Saturday March 25th, 2017 through Sunday March 26th
We received an email from Chris Parker that suggested the traditional path across the Gulf Stream was the most logical for us. But our need of a route that we could sail without sailing dead down wind required us to go North to Mantanilla Shoal then run South West at 240°T until we detect the current of the Gulf Stream. When we detect the stream we were to head 270°T until we were 5 miles from the Florida coast and then North West to Fort Pierce.
This plan would work and not be a bad crossing providing that everything in the forecast for Saturday night and Sunday was correct. The hardest part of a crossing is to sleep in advance and wait until the planned time to leave. Every part of you wants to get moving and get it over with.
The Fort Pierce inlet is a narrow and relatively deep cut. There is a very strong tidal flow in and out of this cut. When the swells are onshore a ‘rage’ can set up in the inlet and make it very floppy to get in. So, we timed ourselves to arrive at 15:00 hrs on Sunday. This is an hour after low tide and the flow should be in the same direction as the swells. We used our log book from last year to determine that it took 23 hours for the crossing. The trap is to just divide the distance by your average speed and come up with a crossing time. Had we done that and left at 20:00 hrs on Saturday we would have almost missed the entry opportunity.
We left great sale at 17:00 on Saturday and the downwind run was floppy and sloppy, but we were committed. We made the turn south west but the wind wasn’t quite what we expected. We entered the gulf stream near the location Chris gave us and we were off. What we didn’t expect was a North swell was in the Gulf stream as well. The wind was ESE and the wind generated waves were with the wind. The North Swells set up the Gulf Stream washing machine that we now had to endure for the next 12 to 14 hours. It was not a swell crossing. The wind dropped during the night and in order to arrive on time at Fort Pierce required us to test our jerry rig.
We started the engine to give our headway a boost. I gently nursed the engine to 1300 rpm and that helped. We were wallowing and that concerned me about my jerry rig. If it dislocated again we would be a sailboat and in these conditions we might have to alter our course to get to shore somewhere. But the jerry rig held. The sea conditions precluded us following the plan and we set a GPS course to Fort Pierce and our heading was set about 50° off that to compensate for the Gulf Stream. We no longer were receiving a helping vector from the GS, we were fighting it.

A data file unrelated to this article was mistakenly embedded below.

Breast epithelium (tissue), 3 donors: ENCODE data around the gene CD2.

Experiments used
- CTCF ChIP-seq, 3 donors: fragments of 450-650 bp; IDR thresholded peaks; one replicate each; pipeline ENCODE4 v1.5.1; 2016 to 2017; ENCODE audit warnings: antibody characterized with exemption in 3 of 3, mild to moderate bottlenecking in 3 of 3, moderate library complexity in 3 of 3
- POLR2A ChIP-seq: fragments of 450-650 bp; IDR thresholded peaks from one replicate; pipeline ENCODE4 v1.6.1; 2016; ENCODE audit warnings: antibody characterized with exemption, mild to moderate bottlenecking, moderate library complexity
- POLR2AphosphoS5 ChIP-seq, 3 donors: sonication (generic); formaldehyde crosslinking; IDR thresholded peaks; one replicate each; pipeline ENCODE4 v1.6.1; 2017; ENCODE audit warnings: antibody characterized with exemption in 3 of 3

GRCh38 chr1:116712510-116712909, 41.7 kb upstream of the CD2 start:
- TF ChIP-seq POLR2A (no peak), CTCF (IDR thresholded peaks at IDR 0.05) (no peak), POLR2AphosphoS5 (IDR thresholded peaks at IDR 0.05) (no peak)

This heading also set us in the agitator of the washing machine and it was a bitch. Just holding myself in my throne was a major work out. The boat held together, nothing broke. Lots of stuff was flying around down below. We had a game, “what was that”? Whenever a new noise would be heard we would try to guess what had joined the stuff sliding around on the cabin sole. Last Mango is a little smaller and lighter than Fracas and their flopping and slopping about in the washing machine would be much much worse.
I managed to grab a few short naps during the night. This crossing from Great Sale all the way to Fort Pierce was about 115 nm. In hind sight we should have gone to West End Grand Bahama on Friday or Saturday and rested and made the shorter cross from there. That also would have given us a good boost from the Gulf Stream.
When you are sailing at night it seems to take forever for dawn to come. I found myself looking at the celestial information on the chart plotter wondering why I couldn’t see the sun rising in the east. Eventually the sun arrived and regenerated the crew.
Radio communication with Mango and others became a hardship when our ICOM remote mic crapped out again. My opinion is that the ICOM remote handheld microphone of any model number or iteration is a piece of crap. Further, ICOM has made no attempt to ever answer any of my concerns about the four units I have purchased during our seven years of sailing FRACAS. This microphone is barely a year old and when we are not moving it is in a drawer below. Standard Horizon or Garmin VHF here I come.
We continued to flop around and endure the Gulf Stream through the fastest part of the flow which is the nearer part to the Florida coast. Then we were out of the current and most of the agitation was gone. Not enough wind to sail anymore. It seems to take forever for the last three hours of the trip to Fort Pierce.
Eventually we were through the inlet and on our anchor over by the North bridge at Fort Pierce.
My jerry rigged exhaust held together. You can’t see but the adhesive from the foil tape did in fact heat up and flow down the cool part of the loop. It is still holding together and hopefully we will be able to use the engine like this until we can get into the marina and get lifted for the season.